The Devils of Loudun Page 49

Thus placed above the law and armed with unlimited powers, the Cardinal’s agent returned to Loudun early in April and began at once to set the stage for the next act of his gruesome comedy. The city, he found, had no prison strong enough, or uncomfortable enough, to house a magician. The attic of a house belonging to Canon Mignon was placed at the Commissioner’s disposal. To make it devil-proof, Laubardemont had the windows bricked up, the door fitted with a new lock and heavy bolts, and the chimney (that witches’ postern) closed with a stout iron grating. Under military escort, Grandier was brought back to Loudun and locked up in this dark and airless cell. No bed was allowed him and he had to sleep, like an animal, on a truss of straw. His gaolers were a certain Bontemps (who had borne false witness against him in 1630) and Bontemps’ shrewish wife. Throughout the long trial they treated him with unwavering malignity.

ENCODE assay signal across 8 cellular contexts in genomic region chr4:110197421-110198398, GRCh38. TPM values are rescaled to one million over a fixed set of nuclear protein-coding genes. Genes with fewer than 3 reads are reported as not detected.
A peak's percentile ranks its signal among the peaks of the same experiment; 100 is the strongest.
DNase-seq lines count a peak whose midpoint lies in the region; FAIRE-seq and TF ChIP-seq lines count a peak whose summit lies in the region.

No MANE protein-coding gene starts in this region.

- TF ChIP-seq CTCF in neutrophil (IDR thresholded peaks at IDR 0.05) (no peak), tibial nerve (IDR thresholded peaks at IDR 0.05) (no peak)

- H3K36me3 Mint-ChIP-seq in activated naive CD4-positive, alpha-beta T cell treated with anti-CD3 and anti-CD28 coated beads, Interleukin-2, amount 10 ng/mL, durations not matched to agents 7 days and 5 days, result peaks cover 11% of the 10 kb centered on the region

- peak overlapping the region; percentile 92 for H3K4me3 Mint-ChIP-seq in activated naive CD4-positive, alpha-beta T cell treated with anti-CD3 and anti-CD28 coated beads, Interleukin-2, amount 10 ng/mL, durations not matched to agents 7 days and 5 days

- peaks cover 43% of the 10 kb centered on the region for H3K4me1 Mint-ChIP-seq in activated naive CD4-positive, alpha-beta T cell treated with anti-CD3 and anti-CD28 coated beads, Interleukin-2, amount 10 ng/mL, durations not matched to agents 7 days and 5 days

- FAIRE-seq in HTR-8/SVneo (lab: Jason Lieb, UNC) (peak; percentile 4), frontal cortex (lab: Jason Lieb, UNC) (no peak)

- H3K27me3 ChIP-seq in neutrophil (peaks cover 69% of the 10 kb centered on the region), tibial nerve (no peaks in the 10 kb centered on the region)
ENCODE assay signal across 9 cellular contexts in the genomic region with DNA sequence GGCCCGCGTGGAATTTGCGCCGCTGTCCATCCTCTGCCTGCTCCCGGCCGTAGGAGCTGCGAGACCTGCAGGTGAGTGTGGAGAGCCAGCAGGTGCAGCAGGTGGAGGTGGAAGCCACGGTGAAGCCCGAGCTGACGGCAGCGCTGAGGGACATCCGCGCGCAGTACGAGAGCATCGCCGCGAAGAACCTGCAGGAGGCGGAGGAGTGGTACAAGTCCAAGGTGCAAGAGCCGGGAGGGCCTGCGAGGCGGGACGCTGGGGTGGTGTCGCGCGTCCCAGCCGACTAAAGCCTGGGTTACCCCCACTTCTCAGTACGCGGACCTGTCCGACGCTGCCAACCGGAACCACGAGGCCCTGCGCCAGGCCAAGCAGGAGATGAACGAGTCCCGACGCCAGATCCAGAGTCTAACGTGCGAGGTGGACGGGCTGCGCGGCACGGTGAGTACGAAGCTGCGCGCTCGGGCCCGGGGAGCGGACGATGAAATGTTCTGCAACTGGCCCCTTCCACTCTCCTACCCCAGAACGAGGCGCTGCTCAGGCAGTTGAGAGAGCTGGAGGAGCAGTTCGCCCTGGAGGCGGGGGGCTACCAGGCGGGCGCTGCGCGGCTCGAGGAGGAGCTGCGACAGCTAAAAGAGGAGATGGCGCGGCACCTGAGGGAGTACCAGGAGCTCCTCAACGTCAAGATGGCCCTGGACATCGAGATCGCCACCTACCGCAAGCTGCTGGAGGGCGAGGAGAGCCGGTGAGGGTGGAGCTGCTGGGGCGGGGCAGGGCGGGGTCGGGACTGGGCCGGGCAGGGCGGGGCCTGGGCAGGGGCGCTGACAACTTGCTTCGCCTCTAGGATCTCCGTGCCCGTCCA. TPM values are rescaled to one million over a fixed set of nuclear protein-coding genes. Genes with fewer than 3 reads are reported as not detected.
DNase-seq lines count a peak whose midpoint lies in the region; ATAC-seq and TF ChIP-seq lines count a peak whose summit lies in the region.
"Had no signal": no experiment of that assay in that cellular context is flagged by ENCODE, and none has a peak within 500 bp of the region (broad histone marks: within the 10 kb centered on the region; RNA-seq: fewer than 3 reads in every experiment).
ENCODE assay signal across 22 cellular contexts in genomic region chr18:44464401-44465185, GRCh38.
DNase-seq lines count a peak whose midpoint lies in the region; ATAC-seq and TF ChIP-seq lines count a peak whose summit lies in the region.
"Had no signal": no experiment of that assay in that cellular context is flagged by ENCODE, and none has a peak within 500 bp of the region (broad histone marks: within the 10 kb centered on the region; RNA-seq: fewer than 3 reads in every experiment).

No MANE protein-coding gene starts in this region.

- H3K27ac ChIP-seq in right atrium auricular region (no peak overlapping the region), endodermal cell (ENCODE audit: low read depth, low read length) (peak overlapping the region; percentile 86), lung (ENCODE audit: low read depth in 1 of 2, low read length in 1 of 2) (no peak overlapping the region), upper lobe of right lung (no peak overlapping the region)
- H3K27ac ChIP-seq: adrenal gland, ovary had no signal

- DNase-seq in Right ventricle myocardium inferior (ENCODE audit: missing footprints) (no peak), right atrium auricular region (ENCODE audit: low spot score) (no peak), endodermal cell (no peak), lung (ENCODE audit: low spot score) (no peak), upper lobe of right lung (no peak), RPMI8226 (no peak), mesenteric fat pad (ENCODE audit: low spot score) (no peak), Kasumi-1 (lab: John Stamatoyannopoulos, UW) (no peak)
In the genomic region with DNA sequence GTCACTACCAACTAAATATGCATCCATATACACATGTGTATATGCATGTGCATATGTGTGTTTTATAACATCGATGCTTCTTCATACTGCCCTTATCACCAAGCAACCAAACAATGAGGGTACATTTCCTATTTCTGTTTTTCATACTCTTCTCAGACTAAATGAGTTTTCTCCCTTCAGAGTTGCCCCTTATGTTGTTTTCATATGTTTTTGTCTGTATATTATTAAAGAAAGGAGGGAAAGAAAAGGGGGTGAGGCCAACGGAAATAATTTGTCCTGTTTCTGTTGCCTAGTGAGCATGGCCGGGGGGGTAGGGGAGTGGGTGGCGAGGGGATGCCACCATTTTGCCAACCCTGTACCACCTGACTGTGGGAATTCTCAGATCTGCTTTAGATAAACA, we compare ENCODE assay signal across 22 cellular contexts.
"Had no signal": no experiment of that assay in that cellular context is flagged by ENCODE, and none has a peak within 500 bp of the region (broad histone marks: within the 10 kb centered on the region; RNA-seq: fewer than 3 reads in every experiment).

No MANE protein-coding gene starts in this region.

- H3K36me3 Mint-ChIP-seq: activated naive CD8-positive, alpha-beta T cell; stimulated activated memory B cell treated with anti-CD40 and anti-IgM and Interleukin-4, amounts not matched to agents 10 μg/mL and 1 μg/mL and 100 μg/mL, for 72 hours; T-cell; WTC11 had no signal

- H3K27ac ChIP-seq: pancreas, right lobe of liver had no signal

Having secured his prisoner, Laubardemont now turned all his attention to the principal, indeed the only, witnesses for the prosecution—Sœur Jeanne and the sixteen other demoniacs. Disobeying the orders of their Archbishop, Canon Mignon and his colleagues had been working hard to undo the salutary effects of six months of enforced quiet. After a few public exorcisms the good sisters were all as frantic as they had ever been. Laubardemont gave them no respite. Day after day, morning and evening, the wretched women were taken in batches to the various churches of the city and put through their tricks. These tricks were always the same. Like modern mediums, who go on doing exactly what the Fox Sisters did a hundred years ago, these earlier demoniacs and their exorcists were incapable of inventing anything new. Time after time there were the all too familiar convulsions, the same old obscenities, the conventional blasphemies, the boastful claims, constantly repeated, but never substantiated, to supernormal powers. But the show was good enough, and dirty enough, to attract the public. By word of mouth, in pamphlets and broadsheets, from hundreds of pulpits, news of the possession spread far and wide. From every province of France and even from abroad, sightseers came flocking to the exorcisms. With the eclipse of the Carmelites’ miracle-working Notre-Dame de Recouvrance, Loudun had lost almost the whole of its tourist trade. Now, thanks to the devils, all and more than all was restored. The inns and the lodging-houses were filled to capacity, and the good Carmelites, who had a monopoly of the lay demoniacs (for the hysterical infection had spread beyond the convent walls), were now as prosperous as in the best of the good old days of the pilgrimages. Meanwhile the Ursulines were growing positively rich. From the royal treasury they now received a regular subsidy, which was augmented by the alms of the faithful and the handsome gratuities left by those tourists of high rank for whom some specially miraculous performance had been staged.